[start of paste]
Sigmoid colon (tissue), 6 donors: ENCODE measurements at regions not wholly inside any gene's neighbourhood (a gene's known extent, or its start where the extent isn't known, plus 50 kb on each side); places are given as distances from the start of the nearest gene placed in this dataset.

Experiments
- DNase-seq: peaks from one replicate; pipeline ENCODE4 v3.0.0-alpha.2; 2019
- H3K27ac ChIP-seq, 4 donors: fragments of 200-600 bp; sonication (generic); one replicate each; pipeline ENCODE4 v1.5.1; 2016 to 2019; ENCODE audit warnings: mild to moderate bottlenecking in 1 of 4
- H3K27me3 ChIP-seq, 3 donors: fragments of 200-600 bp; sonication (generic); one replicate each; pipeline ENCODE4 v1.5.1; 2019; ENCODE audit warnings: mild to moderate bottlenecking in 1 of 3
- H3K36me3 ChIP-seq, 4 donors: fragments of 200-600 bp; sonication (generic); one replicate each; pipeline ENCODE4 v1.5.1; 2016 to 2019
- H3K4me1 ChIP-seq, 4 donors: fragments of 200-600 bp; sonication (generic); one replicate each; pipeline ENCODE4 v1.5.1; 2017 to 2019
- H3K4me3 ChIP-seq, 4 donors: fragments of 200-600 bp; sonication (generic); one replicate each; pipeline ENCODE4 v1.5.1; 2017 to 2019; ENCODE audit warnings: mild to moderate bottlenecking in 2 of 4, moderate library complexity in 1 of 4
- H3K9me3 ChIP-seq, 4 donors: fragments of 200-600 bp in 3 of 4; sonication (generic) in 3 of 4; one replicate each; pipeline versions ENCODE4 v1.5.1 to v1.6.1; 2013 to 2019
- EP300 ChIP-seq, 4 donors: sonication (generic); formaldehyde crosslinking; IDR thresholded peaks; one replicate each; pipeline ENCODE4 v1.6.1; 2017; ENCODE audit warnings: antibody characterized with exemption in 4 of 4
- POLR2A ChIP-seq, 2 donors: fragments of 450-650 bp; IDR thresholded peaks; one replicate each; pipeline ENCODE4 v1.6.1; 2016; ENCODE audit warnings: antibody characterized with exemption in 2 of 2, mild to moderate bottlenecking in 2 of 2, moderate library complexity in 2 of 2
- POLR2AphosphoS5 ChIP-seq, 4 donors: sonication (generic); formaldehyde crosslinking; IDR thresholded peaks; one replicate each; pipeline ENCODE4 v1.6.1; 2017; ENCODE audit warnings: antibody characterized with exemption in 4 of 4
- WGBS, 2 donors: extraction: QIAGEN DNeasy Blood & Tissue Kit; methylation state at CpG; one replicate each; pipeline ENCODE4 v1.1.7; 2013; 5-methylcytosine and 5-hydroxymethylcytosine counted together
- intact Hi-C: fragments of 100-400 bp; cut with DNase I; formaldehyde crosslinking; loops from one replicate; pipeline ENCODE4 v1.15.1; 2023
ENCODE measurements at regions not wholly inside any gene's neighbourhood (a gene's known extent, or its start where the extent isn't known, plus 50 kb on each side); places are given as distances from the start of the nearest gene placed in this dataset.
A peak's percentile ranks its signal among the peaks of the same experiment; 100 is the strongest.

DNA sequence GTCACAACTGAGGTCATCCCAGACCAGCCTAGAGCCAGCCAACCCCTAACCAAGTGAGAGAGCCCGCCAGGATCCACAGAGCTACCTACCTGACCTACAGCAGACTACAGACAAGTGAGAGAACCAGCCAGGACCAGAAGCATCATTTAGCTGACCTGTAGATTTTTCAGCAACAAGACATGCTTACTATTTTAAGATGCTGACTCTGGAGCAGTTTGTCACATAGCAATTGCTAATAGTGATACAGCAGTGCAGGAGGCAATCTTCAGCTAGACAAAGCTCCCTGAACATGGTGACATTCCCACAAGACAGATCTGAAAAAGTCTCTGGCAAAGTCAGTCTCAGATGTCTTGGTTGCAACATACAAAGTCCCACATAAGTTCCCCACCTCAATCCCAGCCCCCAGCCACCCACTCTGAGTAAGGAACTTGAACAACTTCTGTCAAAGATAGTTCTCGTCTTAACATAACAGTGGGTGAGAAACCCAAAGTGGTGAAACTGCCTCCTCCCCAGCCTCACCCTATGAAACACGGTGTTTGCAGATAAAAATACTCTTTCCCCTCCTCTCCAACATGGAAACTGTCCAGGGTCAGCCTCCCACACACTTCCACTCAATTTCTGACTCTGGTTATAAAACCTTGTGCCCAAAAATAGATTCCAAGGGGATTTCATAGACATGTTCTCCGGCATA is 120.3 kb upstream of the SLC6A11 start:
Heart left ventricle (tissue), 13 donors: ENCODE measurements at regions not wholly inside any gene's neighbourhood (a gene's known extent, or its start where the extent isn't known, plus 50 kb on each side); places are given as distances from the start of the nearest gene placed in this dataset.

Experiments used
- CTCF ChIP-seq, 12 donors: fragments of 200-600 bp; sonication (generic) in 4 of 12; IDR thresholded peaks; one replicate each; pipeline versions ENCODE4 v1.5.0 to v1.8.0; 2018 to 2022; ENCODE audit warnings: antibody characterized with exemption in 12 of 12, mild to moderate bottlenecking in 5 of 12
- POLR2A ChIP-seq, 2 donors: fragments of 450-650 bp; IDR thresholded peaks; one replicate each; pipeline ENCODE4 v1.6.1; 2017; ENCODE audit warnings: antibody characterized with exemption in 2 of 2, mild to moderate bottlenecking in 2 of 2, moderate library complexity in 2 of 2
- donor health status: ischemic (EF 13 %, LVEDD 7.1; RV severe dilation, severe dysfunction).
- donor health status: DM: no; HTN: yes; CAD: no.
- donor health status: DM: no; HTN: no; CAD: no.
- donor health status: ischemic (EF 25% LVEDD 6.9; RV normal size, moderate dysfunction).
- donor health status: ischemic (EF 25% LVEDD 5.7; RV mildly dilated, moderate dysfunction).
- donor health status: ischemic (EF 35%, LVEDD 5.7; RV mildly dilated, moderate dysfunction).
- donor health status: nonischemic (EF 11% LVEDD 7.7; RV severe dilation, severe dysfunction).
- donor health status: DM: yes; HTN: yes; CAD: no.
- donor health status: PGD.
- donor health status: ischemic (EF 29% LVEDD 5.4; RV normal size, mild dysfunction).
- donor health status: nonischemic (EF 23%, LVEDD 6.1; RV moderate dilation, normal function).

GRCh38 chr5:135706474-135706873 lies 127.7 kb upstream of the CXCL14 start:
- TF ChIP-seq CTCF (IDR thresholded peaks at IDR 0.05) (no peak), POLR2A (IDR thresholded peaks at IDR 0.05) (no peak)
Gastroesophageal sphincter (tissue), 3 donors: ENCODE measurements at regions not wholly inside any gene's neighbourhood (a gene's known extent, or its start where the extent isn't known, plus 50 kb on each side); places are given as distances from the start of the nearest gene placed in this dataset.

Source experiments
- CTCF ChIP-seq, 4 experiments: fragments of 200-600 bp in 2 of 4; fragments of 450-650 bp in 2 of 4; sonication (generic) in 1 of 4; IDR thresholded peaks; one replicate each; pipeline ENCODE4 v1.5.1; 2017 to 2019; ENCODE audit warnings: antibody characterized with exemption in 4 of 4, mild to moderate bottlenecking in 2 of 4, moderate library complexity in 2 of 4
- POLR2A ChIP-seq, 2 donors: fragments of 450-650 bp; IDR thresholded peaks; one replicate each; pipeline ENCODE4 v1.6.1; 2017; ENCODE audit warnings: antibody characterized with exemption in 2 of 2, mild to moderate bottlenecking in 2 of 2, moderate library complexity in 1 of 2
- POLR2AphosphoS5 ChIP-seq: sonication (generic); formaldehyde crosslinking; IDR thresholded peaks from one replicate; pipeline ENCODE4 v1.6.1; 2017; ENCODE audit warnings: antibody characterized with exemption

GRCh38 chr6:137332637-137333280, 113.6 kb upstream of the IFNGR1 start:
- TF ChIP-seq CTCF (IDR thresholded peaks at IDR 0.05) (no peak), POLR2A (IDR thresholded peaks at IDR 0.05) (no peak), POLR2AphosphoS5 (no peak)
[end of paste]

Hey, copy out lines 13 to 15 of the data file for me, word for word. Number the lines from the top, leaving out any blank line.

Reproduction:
- WGBS, 2 donors: extraction: QIAGEN DNeasy Blood & Tissue Kit; methylation state at CpG; one replicate each; pipeline ENCODE4 v1.1.7; 2013; 5-methylcytosine and 5-hydroxymethylcytosine counted together
- intact Hi-C: fragments of 100-400 bp; cut with DNase I; formaldehyde crosslinking; loops from one replicate; pipeline ENCODE4 v1.15.1; 2023
ENCODE measurements at regions not wholly inside any gene's neighbourhood (a gene's known extent, or its start where the extent isn't known, plus 50 kb on each side); places are given as distances from the start of the nearest gene placed in this dataset.